Greed is putting one’s trust in accumulation, rather than provision. More specifically, it is trusting our ability to gather in for ourselves, rather than trusting God’s capability to provide us with what we need. In order to illustrate what I mean, I thought we might return to the story of the Israelites, who had just stuck their camp at the base of Mount Sinai in order to continue their journey from slavery in Egypt to the freedom that awaited them in the Promised Land, and who seemed suddenly to conclude that having their daily needs miraculously met by a God who loved them was kind of a drag.
“Hey guys, remember back in Egypt, when we had barbecues and stuff?” they asked. “And we had cucumbers and melons, and leeks and garlic, and all kinds of succulent goodies? Man… it kinda makes me wish we’d never left Egypt in the first place.” Now, I don’t mean to diminish the Israelites’ situation. They were, essentially, stuck eating the same thing every single day, three meals a day. And perhaps God could have seen fit to release a line of… flavored mannas or something. Banana manna. One that tasted like rum punch and coconut, called cabana manna. Or what about “Tropicana manna?” Or one that tasted like charbroiled beef steak, called Montana manna? Or one that tasted like crawfish étouffée called Louisiana manna.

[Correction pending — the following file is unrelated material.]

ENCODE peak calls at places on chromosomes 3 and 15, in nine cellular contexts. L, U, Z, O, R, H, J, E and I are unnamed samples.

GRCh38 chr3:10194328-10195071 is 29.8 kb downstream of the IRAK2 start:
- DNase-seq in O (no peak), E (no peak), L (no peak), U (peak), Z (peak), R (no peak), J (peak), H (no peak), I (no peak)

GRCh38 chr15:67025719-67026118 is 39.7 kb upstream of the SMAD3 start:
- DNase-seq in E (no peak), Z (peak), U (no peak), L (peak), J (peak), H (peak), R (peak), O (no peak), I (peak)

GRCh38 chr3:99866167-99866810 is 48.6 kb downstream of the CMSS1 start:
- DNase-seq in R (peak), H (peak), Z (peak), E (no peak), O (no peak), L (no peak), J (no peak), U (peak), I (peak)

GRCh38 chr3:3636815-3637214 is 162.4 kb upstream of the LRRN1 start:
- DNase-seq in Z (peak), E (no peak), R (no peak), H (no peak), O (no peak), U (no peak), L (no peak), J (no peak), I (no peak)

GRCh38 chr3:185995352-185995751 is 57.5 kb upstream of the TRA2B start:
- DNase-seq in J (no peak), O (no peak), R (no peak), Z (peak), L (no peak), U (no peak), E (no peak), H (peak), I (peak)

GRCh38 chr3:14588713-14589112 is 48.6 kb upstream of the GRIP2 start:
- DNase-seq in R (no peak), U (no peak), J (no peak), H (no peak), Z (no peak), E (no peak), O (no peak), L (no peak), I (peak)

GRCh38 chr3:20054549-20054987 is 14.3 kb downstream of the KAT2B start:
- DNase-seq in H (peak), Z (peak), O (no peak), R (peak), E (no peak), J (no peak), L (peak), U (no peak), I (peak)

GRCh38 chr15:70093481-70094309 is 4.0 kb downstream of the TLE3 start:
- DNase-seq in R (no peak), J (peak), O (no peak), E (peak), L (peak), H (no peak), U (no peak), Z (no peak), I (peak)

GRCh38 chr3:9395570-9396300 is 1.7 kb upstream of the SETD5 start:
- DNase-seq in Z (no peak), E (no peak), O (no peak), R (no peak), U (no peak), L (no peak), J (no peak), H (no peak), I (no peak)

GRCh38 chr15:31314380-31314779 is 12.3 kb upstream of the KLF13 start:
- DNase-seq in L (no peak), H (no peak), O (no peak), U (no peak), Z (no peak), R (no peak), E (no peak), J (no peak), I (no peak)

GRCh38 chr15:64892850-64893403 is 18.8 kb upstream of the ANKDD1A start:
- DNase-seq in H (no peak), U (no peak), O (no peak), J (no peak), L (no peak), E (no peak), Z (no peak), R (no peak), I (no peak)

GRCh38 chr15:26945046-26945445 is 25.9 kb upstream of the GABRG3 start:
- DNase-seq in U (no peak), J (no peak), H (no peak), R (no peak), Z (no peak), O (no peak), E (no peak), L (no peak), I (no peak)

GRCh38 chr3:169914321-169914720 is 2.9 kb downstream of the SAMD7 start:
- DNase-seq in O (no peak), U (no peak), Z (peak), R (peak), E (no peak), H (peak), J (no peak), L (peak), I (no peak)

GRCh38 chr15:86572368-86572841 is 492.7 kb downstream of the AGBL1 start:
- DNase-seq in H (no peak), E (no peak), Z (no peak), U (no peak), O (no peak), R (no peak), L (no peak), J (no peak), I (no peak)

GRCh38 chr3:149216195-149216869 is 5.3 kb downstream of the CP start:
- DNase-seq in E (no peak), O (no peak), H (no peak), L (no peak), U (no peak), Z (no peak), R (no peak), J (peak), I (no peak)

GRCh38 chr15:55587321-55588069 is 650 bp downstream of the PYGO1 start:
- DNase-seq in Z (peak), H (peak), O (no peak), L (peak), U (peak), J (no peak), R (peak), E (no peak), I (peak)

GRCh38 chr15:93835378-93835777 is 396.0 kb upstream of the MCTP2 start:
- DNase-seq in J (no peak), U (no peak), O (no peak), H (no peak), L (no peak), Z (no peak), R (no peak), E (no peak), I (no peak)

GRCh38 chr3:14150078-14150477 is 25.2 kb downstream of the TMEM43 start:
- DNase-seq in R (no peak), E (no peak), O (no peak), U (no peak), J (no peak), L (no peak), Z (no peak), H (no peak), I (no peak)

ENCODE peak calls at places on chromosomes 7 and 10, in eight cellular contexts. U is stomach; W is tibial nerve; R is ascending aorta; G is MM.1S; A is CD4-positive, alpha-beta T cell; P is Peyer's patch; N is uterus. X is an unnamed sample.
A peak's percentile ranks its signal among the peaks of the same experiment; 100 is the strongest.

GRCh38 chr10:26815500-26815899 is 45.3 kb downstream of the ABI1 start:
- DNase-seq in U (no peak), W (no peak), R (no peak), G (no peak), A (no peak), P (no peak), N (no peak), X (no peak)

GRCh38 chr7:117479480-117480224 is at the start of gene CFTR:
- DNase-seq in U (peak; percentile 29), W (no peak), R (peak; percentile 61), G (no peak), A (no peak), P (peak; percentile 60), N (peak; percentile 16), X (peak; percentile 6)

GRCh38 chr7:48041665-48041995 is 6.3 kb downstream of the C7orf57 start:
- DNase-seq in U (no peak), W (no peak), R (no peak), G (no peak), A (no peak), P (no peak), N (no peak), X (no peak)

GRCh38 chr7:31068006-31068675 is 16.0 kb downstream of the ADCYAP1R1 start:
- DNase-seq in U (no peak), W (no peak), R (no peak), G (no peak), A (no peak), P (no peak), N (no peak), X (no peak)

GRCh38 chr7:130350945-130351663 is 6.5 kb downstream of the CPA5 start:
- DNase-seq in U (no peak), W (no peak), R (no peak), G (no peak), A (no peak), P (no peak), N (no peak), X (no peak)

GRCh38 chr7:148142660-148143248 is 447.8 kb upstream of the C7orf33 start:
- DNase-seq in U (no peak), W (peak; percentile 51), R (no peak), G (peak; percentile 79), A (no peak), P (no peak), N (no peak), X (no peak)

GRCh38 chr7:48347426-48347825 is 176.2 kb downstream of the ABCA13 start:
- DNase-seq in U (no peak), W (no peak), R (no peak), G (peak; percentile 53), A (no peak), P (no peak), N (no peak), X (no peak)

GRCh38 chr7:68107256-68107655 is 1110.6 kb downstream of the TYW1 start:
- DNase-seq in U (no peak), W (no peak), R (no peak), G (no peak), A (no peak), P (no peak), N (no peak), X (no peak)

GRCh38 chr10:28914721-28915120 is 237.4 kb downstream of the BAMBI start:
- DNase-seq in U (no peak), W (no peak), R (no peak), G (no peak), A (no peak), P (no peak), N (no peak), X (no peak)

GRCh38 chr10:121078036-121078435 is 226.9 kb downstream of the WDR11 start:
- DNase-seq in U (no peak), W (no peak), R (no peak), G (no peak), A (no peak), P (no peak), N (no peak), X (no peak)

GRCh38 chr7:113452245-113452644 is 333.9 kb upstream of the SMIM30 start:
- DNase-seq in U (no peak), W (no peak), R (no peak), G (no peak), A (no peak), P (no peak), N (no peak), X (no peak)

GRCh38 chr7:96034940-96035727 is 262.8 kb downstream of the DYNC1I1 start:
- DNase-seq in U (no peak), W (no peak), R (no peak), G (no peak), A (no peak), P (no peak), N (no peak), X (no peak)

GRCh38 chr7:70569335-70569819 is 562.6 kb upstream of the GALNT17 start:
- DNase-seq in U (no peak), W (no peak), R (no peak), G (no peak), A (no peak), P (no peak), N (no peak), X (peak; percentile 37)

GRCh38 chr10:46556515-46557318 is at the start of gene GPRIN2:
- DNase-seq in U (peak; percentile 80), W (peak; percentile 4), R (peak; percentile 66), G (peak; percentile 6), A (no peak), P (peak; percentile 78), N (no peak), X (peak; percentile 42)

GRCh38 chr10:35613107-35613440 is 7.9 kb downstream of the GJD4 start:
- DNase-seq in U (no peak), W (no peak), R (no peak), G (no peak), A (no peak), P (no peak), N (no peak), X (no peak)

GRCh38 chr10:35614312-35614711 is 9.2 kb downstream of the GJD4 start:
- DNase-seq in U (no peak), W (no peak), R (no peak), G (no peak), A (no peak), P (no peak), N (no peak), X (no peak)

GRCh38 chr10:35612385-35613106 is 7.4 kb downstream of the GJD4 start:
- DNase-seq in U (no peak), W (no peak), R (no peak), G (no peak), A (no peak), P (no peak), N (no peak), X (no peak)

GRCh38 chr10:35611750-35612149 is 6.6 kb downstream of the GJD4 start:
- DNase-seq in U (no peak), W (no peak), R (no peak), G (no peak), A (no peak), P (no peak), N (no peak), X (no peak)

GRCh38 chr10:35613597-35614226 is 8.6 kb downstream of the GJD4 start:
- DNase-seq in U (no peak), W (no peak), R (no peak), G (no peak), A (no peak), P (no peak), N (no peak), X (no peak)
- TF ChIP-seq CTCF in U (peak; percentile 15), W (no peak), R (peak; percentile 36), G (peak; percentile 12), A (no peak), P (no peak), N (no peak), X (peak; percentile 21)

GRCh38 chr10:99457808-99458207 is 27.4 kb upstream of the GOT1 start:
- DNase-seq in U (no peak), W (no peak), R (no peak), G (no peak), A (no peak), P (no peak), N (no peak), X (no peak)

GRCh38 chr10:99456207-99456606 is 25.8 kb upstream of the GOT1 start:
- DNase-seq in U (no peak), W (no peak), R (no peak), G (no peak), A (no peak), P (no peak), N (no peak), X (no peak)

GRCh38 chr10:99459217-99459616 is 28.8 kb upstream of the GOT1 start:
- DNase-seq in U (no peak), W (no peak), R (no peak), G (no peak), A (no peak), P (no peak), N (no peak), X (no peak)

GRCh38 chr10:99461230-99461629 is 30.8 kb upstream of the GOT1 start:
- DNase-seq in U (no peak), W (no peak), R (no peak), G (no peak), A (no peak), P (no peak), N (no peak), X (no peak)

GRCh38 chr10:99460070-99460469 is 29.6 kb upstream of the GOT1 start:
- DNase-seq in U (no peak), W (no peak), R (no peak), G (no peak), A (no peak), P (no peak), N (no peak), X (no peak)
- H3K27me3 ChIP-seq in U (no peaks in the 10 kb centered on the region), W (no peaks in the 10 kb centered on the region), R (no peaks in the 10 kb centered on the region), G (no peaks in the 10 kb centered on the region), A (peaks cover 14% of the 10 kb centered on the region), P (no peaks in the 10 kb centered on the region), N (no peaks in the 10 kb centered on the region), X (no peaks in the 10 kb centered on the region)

Because according to scripture, for a miracle food, manna really didn’t taste like much. The New International Version of the Bible says, “They cooked it in a pot or made it into loaves. And it tasted like something made with olive oil.” So… manna-coti, then?
We’ve already talked about how the Israelites’ nostalgia for the good old days in Egypt, when they enjoyed a little variety in their diets—slaves who enjoyed a little variety in their diets, let’s remember—was an obstacle to their living with an attitude of gratitude. ‘Cause after all, this really was—no kidding—food which graciously rained down from heaven. There was never a shortage. Everyone was always completely satisfied. Their needs were met.